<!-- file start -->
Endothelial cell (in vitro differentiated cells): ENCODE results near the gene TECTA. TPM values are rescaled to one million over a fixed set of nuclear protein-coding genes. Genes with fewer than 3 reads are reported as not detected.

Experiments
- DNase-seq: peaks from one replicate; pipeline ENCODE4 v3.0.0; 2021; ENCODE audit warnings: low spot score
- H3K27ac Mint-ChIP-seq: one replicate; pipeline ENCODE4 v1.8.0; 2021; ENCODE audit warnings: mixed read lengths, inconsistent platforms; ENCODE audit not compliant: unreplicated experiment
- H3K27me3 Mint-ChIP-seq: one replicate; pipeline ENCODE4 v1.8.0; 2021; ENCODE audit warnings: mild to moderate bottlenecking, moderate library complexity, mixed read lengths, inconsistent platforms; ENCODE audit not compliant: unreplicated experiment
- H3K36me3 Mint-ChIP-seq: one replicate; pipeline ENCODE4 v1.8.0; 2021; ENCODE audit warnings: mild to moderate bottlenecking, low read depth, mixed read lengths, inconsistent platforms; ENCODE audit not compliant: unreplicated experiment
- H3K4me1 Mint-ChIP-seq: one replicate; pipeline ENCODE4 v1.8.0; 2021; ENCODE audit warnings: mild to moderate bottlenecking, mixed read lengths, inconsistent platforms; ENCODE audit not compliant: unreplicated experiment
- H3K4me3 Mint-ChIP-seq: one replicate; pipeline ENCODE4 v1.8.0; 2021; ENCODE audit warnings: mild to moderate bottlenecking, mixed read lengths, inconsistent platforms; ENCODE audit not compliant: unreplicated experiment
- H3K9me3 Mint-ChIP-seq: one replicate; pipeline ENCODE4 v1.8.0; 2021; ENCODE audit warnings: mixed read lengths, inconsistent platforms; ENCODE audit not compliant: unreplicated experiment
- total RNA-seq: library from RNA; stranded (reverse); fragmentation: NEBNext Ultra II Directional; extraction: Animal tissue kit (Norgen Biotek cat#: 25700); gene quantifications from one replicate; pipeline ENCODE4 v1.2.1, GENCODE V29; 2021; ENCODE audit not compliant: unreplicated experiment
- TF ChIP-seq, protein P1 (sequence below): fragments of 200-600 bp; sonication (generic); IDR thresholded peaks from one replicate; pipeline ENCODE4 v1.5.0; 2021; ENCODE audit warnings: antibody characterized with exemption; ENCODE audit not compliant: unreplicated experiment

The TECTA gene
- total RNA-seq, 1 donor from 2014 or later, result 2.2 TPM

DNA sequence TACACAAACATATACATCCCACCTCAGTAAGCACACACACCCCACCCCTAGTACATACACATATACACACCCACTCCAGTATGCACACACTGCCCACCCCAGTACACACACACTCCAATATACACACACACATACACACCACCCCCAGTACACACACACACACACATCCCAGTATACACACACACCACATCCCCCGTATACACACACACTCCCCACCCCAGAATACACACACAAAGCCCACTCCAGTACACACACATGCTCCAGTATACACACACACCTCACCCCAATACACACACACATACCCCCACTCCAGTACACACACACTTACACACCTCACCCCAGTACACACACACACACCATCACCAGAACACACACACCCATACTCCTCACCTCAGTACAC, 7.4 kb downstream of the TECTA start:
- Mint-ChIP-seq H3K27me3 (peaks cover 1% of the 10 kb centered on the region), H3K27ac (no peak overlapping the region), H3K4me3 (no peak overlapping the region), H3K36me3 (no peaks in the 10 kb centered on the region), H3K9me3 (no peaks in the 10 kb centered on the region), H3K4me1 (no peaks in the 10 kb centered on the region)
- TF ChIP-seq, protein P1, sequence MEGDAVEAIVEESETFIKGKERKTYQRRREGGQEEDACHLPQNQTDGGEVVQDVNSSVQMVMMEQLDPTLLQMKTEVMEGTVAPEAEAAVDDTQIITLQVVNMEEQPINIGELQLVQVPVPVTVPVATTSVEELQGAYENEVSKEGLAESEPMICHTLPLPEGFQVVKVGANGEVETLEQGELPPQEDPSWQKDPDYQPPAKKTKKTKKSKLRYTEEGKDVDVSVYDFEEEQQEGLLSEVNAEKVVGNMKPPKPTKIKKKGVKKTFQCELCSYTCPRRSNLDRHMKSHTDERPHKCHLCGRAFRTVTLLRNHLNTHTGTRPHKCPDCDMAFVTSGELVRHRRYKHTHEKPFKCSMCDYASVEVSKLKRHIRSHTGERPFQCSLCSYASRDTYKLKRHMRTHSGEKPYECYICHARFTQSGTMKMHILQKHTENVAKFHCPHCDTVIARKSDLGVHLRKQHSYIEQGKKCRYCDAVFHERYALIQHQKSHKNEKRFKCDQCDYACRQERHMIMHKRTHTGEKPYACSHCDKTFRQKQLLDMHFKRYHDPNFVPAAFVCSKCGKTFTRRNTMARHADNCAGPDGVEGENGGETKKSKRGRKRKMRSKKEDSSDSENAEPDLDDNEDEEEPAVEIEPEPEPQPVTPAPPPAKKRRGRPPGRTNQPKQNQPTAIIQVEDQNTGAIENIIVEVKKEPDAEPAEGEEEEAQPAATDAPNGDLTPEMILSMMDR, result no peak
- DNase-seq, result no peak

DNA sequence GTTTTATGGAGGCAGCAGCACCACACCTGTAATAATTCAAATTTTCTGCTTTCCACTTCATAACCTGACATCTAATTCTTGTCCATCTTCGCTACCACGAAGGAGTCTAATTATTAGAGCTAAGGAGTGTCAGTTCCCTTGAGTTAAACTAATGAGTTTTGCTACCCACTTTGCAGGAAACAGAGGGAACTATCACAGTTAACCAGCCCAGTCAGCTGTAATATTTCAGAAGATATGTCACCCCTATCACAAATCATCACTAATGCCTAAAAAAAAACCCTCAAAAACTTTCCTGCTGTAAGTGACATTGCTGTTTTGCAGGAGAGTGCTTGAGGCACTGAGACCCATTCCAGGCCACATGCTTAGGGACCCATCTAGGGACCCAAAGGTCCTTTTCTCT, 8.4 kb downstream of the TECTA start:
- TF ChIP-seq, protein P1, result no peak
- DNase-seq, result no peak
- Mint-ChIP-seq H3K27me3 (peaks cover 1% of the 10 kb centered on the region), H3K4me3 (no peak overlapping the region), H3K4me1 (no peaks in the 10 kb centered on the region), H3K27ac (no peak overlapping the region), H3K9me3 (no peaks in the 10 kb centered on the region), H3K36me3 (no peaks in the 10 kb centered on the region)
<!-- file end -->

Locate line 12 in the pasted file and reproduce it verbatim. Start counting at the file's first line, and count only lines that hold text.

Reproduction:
The TECTA gene